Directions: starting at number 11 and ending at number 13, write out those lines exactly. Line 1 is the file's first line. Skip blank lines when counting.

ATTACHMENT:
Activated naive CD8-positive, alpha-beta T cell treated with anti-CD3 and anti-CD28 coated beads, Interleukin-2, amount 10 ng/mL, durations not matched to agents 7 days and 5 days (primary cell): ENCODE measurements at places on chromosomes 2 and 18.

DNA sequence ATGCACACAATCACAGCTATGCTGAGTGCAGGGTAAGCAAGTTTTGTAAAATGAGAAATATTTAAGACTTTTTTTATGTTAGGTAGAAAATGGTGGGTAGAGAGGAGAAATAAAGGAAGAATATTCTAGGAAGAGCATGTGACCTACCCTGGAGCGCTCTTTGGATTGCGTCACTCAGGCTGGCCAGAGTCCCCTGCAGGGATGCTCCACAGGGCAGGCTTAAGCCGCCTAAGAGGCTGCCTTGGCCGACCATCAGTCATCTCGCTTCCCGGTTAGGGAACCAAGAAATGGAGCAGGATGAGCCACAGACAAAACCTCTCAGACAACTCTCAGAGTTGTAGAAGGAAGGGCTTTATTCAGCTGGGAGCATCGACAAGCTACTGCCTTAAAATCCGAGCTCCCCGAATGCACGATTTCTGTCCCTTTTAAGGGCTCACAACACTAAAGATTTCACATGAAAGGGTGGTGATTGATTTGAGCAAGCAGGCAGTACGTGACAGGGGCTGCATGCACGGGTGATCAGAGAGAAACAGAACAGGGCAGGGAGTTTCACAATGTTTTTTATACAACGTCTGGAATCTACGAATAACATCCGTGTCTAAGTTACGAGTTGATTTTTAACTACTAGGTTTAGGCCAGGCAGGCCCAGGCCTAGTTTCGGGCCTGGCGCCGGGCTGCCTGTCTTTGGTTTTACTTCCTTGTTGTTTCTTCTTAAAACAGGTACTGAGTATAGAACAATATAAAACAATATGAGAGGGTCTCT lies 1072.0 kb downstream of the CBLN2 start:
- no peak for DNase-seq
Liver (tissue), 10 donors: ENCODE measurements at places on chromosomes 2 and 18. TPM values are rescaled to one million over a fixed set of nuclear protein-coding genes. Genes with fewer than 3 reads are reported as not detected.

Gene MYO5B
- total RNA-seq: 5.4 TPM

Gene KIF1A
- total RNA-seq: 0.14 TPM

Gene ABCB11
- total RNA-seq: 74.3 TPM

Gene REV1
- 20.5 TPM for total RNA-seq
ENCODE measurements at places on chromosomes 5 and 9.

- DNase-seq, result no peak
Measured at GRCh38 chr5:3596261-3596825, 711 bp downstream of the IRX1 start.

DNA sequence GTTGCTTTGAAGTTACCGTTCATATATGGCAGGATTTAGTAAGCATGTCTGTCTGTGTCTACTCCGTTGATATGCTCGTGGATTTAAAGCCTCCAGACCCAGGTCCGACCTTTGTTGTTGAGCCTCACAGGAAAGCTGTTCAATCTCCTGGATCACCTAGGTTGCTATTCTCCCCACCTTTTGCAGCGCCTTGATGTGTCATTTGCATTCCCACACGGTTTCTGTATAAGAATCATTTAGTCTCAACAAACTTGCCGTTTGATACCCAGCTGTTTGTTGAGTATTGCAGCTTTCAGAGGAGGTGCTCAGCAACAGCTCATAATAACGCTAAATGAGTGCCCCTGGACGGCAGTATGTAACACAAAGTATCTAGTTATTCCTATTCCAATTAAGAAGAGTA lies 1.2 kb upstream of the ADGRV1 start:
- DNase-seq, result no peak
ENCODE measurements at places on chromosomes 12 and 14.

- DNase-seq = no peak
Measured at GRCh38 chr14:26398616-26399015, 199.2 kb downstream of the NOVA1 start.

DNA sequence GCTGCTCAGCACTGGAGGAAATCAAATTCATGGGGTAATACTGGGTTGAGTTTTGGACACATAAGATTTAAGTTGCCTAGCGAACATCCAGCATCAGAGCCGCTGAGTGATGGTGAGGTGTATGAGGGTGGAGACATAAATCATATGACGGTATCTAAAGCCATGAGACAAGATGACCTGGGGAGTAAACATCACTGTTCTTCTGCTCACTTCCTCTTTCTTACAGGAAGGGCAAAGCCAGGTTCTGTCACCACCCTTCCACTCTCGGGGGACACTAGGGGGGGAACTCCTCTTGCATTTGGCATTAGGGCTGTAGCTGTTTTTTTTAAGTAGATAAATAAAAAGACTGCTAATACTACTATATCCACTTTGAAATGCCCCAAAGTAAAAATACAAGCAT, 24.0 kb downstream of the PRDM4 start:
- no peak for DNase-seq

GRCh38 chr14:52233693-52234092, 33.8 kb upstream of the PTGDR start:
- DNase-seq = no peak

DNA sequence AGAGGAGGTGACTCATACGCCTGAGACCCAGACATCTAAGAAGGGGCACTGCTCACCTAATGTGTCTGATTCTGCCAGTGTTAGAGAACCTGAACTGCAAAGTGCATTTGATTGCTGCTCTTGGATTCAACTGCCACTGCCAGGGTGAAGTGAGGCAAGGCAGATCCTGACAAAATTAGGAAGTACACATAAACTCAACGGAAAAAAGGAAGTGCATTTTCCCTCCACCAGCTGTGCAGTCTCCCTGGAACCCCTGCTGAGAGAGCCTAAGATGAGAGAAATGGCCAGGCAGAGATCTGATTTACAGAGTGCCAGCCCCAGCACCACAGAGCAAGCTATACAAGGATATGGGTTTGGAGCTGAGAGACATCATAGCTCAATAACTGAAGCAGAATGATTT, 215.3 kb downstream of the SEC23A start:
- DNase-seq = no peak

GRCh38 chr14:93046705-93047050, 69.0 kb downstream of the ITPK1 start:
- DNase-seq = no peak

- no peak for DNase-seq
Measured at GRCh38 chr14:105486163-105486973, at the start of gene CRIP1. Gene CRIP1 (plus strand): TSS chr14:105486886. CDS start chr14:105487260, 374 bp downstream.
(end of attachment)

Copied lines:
Gene REV1
- 20.5 TPM for total RNA-seq
ENCODE measurements at places on chromosomes 5 and 9.